The following information is provided from SCDNR – courtesy www.SCFishingReport.com. Check the site for recent updates and detailed reports. DHEC Fish Consumption Advisories: www.scdhec.gov/environment/water/fish.
Trout: Fair to good. Captain Steve Pietrykowski reports that some very good trout are being caught on Lake Jocassee. The best pattern is trolling live medium shiners, small herring and 3 1/4 inch flutter spoons 25-55 feet deep. Significant numbers of fish just below keeper size are also being caught, and so in the next month or so there should be lots of keeper fish available. Black Bass: Slow to fair. Bass fishing is still mostly in a winter pattern, but better spring fishing is right around the corner. Until water temperatures warm a few more degrees look for bait schools on your graph in deeper water, and then lower down a jigging spoon or drop shot rig. Very soon fish will start to move up shallower around the first drop off from the bank as they begin to stage for the spawn.
Largemouth and Spotted Bass: Fair. Water temperatures have risen significantly, fish on many parts of Lake Keowee bass have not completed their springtime move towards the banks. However, around the warm water discharge from the power plant, and in the northwest areas of the lake, water temperatures have risen enough that some fish may already be on the beds. Wind-blown pockets have also been productive, and fishing small crankbaits that imitate the bait can be effective.
Black Bass: Fair. Guide Brad Fowler reports that before the warm spell fish remained in a late winter pattern, but that should change very quickly. Before the warm temperatures warmed fish could be caught in 25-40 feet of water around channel swings, drops, or other depth changes. Drop shots, spoons, and blade runners were the best baits for this pattern. Look for fish to be staging in typical pre-spawn areas very soon. Catfish: Fair. Captain Bill Plumley reports that blue catfish have moved into the mouths of creeks in 10-30 feet of water. A variety of cut baits will work. The channel catfish bite should pick up when the water warms.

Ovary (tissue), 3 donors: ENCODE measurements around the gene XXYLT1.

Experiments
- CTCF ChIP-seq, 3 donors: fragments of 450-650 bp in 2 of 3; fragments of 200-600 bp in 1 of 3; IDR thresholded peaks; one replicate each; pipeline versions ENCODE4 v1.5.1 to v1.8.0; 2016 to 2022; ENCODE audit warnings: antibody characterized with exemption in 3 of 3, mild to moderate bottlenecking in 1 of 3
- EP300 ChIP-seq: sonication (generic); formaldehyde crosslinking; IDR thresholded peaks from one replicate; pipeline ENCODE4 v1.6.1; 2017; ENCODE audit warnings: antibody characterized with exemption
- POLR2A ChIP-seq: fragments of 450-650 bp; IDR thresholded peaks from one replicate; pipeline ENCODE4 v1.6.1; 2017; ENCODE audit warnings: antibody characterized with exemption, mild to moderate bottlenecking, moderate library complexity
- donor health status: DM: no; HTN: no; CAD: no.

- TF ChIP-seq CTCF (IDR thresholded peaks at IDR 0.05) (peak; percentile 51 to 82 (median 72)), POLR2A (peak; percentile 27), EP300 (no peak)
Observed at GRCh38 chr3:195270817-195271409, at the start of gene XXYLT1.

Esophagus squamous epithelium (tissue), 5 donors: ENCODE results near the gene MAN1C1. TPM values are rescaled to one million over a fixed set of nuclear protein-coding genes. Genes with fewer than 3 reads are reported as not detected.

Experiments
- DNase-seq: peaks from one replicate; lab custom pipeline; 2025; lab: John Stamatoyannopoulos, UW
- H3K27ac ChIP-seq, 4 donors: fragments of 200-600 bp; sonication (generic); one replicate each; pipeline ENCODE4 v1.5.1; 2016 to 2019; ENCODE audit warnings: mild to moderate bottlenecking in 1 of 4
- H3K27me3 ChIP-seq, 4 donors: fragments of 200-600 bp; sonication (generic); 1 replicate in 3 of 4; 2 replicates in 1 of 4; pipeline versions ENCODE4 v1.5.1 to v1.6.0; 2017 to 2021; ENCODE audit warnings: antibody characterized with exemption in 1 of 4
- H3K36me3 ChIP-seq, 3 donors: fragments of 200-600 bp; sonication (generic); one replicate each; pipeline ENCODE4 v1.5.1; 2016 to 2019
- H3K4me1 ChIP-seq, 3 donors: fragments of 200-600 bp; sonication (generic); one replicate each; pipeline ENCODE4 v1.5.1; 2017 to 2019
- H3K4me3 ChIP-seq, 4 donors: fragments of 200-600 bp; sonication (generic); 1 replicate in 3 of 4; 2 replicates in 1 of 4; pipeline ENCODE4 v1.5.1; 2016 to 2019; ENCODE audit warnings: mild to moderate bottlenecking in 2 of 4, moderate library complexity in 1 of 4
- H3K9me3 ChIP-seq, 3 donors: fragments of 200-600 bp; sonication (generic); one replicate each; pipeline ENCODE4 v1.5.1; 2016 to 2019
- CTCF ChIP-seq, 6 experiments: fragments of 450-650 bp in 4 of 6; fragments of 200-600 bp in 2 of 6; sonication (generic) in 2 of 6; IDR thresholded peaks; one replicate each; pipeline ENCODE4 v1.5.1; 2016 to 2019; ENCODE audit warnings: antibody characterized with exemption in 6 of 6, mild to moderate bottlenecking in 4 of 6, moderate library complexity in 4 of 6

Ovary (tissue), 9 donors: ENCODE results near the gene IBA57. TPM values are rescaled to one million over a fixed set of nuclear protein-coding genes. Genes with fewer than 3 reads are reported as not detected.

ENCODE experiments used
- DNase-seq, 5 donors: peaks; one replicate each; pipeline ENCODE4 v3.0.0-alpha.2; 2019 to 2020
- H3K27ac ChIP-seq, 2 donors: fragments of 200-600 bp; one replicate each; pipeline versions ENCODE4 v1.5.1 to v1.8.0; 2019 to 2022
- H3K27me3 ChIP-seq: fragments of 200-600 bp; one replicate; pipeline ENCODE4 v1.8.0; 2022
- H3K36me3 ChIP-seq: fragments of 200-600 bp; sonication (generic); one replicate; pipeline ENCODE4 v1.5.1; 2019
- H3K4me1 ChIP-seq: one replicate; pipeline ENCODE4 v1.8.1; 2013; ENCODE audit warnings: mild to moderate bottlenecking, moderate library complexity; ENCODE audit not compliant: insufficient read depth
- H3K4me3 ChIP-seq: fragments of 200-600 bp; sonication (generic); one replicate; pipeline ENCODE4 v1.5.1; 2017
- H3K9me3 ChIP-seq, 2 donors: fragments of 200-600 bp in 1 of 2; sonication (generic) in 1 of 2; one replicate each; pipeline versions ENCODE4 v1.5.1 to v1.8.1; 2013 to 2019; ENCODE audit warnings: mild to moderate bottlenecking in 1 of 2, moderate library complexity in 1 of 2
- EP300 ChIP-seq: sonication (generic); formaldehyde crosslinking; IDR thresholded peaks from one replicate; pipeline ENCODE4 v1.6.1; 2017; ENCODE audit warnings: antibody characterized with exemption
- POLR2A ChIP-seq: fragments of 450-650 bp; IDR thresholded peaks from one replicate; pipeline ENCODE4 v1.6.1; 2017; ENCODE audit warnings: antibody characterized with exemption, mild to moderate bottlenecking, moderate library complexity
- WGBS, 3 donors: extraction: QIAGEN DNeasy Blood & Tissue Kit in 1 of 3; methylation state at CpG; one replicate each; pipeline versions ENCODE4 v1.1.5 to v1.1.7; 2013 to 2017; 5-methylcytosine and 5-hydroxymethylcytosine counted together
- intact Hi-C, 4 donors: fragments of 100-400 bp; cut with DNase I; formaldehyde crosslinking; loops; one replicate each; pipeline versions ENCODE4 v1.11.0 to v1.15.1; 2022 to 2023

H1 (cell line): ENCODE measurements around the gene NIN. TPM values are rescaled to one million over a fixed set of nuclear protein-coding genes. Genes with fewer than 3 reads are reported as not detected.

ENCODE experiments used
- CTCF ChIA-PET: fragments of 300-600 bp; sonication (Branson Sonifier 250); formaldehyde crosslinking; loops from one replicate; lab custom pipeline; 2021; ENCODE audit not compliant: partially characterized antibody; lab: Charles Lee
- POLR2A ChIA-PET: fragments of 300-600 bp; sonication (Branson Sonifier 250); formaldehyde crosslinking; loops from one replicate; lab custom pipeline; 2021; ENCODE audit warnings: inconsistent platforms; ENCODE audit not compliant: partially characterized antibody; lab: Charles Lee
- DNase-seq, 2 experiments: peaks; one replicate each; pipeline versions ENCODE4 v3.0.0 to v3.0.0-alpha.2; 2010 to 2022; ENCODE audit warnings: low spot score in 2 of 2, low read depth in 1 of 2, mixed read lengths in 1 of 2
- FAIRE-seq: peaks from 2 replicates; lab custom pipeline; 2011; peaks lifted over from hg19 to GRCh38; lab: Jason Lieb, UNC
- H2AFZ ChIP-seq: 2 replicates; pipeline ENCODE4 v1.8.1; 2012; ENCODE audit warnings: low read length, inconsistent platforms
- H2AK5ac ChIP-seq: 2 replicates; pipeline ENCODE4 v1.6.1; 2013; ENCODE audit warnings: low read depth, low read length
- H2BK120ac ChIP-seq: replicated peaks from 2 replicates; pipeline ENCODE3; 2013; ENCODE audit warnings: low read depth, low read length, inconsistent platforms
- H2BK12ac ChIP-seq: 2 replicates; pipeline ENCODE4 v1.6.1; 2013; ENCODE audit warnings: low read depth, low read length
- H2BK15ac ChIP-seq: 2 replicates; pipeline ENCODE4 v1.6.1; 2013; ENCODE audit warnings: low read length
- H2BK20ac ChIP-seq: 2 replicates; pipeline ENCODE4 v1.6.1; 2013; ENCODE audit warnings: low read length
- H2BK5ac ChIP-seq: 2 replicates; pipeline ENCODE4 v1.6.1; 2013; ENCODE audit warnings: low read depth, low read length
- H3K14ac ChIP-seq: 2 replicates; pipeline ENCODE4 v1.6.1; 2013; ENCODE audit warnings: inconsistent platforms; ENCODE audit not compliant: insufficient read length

Striped and Hybrid Bass: Good. Captain William Sasser reports that hybrids are being caught in front of the dam in 20-40 feet of water by anglers down-lining herring after dark. Striper are biting in the upper part of the lake, and the best technique has been pulling planers boards with live herring and 1/8 ounce weights across points. Crappie: Good. Captain William Sasser reports that some fish are being caught around the banks only a few feet deep, and others are still grouped up 15 or so feet deep over 30 feet of water in the troughs of coves. Black bass: Fair to good. Buckeye Lures in Augusta reports that bass are moving shallower and they can be caught on mop jigs and other Goby Sleds in staging areas.
Crappie: Good. Captain William Throw minnows to shallow brush and casting jigs at the banks. Look in the shallow coves and the backs of creeks all across the lake, including the Georgia and South Carolina Little Rivers. On the upper end of Clarks Hill the crappie bite is very strong. Anchor and casting minnows 2 feet under a float towards little pockets with driftwood and spawning banks, which are characterized by steep sandy or gray dirt bottoms (not clay or rock) with scattered stumps, trees and rocks.